Consider SCN Sampling This Spring

Soybean Cyst Nematode: Crop impact

Soybean cyst nematode (SCN) silently robs significant soybean yield without displaying obvious above ground symptoms. Unfortunately, when SCN is introduced in the field, it can never be completely eliminated. However, SCN can be managed to keep SCN population below injury level. By the time one soybean cyst is observed on the soybean roots or in the soil sample, likely more cysts are occurring in that field. One cyst can contain up to 300 eggs, and 2-3 cyst cycles can occur in a growing season.

SCN management starts with a soil test to determine the presence or absence of this nematode in the soil. Absence may indicate that either the soybean cyst nematode has not established in the field or it could be present at non-detectable levels. Therefore, there is a need to keep testing the soil every so often (recommended every three years). A positive SCN detection requires adoption of an integrated management approach that includes planting resistant cultivars, crop rotation with non-hosts, and use of nematicide seed treatments especially for fields where SCN egg counts are very high (>10,000 eggs/100 cc of soil). It should be noted that the effectiveness of nematicide seed treatments has not been consistent across the region.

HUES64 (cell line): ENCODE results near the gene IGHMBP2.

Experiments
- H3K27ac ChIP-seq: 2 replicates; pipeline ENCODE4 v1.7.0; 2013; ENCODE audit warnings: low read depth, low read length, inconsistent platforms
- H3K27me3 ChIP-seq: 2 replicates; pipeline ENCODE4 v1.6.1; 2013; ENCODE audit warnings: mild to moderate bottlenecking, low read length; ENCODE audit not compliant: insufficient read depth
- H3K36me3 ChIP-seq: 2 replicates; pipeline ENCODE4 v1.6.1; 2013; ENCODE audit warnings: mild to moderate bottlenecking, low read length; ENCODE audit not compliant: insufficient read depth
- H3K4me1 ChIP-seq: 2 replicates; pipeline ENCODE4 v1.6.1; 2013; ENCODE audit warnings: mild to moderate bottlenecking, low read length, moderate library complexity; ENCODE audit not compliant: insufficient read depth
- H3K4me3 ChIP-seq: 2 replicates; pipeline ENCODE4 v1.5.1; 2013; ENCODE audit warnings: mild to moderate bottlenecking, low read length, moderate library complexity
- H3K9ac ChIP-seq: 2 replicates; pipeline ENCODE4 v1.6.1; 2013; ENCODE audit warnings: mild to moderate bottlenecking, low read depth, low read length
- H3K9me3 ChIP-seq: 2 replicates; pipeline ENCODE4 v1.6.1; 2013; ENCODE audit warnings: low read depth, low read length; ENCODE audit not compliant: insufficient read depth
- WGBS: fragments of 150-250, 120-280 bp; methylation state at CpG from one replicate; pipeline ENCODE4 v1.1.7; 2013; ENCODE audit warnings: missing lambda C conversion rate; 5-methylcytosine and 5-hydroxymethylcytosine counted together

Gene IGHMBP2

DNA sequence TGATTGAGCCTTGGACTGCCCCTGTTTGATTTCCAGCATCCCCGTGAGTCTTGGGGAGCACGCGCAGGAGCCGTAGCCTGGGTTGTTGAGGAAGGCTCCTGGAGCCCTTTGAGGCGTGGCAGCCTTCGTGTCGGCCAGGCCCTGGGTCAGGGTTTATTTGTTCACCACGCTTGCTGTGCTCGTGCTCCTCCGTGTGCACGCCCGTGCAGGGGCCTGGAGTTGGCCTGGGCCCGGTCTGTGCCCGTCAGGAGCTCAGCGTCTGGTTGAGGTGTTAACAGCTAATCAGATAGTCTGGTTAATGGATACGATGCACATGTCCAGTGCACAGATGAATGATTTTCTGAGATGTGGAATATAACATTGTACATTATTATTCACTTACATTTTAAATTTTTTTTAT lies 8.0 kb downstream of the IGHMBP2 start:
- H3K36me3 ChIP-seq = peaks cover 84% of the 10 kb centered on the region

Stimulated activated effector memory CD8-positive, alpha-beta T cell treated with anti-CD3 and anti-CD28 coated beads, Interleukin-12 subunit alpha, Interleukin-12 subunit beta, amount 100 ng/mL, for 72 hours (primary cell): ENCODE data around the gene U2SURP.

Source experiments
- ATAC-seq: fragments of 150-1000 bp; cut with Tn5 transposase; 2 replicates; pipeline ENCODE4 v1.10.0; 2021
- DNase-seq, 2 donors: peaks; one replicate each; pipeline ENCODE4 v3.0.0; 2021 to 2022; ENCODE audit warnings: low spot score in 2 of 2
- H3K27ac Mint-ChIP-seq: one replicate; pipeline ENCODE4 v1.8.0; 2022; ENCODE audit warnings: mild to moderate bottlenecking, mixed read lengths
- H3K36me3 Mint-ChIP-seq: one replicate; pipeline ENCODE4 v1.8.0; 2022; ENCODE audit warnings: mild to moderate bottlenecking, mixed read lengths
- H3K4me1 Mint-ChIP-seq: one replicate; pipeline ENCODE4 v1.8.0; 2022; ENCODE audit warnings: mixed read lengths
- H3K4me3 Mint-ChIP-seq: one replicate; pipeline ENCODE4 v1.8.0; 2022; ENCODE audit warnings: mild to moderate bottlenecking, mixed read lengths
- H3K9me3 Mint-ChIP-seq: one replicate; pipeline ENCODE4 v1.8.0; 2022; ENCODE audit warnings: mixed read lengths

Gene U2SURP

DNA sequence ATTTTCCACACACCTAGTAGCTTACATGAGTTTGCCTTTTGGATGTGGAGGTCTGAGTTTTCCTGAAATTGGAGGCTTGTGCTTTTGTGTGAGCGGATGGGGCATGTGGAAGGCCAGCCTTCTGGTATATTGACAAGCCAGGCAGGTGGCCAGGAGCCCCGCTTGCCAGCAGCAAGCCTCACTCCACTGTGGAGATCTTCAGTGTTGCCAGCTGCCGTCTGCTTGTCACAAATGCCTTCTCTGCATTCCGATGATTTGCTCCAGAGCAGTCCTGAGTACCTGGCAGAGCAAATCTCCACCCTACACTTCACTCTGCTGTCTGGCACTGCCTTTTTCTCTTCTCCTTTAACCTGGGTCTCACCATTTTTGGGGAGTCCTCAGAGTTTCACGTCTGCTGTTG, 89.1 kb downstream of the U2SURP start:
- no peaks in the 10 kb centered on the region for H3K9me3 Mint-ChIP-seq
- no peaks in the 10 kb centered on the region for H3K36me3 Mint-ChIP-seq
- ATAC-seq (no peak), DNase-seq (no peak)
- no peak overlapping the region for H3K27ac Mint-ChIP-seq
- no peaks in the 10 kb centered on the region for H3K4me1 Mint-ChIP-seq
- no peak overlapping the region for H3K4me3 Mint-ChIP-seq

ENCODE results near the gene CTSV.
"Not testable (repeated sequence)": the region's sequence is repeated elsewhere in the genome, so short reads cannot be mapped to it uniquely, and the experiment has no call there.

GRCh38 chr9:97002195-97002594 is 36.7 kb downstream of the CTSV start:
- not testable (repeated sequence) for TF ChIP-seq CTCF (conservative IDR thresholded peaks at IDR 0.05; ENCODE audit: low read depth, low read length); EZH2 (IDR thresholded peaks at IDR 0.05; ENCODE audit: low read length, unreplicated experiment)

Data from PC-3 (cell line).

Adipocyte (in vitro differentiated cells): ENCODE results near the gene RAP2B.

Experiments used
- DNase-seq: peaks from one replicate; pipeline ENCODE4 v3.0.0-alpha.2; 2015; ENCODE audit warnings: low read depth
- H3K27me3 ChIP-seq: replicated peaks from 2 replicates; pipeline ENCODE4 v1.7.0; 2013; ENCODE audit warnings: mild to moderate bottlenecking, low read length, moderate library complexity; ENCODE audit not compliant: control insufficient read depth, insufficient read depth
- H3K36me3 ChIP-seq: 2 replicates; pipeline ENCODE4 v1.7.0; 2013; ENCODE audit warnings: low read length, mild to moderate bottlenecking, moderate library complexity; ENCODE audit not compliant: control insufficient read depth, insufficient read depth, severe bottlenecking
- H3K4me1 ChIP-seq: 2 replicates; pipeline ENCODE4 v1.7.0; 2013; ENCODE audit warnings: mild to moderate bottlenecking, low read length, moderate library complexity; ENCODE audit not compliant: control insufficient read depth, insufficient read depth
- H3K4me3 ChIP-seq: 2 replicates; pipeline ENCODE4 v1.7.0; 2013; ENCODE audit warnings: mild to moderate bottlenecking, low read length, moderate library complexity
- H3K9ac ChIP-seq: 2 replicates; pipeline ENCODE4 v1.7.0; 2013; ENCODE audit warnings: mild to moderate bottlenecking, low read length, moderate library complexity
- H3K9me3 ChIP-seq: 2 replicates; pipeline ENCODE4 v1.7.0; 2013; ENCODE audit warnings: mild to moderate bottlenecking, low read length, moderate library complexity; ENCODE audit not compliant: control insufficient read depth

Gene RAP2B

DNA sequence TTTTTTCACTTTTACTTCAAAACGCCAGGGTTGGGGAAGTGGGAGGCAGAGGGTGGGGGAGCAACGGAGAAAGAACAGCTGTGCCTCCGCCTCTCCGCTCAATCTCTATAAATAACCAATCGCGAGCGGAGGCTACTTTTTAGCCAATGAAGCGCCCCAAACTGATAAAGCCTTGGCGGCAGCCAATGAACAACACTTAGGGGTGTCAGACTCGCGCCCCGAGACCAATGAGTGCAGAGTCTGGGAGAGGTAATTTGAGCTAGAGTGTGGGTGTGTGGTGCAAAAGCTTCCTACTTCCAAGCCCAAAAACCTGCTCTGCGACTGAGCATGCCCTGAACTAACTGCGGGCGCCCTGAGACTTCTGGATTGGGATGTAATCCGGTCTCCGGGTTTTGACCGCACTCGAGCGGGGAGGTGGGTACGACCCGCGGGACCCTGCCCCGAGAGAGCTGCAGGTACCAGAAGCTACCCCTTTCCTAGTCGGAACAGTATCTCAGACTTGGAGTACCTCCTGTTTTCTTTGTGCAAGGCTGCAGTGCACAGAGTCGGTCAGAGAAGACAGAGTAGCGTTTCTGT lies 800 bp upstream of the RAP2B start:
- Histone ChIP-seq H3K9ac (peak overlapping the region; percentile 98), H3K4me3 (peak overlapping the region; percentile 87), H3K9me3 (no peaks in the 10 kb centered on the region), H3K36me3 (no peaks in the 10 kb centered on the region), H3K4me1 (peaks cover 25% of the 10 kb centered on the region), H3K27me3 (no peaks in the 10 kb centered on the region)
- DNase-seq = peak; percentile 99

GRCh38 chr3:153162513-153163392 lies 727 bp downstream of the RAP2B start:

Sampling Soil for SCN

When to Sample
Soil sampling for SCN can occur at any time throughout the year as long as the soil is not completely saturated or frozen. If you were unable to get your fields sampled for SCN this fall, consider sampling this spring.

Areas to Target When Sampling
Areas to target and sample include: field entrance, along fence lines, low spots, previously flooded areas, waterfowl activity areas, high pH areas, and low yielding/stunted areas of the field.

How to Sample
Collect 20 soil cores 0-6” deep in a zig-zag pattern using a soil probe or a spade. The soil cores should be thoroughly mixed and put in a soil sample bag or plastic bag (only about a pint is needed for testing). Larger fields should be divided into smaller 10-20 acre field portions, and each portion sampled separately.

Source: Connie Strunk, South Dakota State University, iGrow

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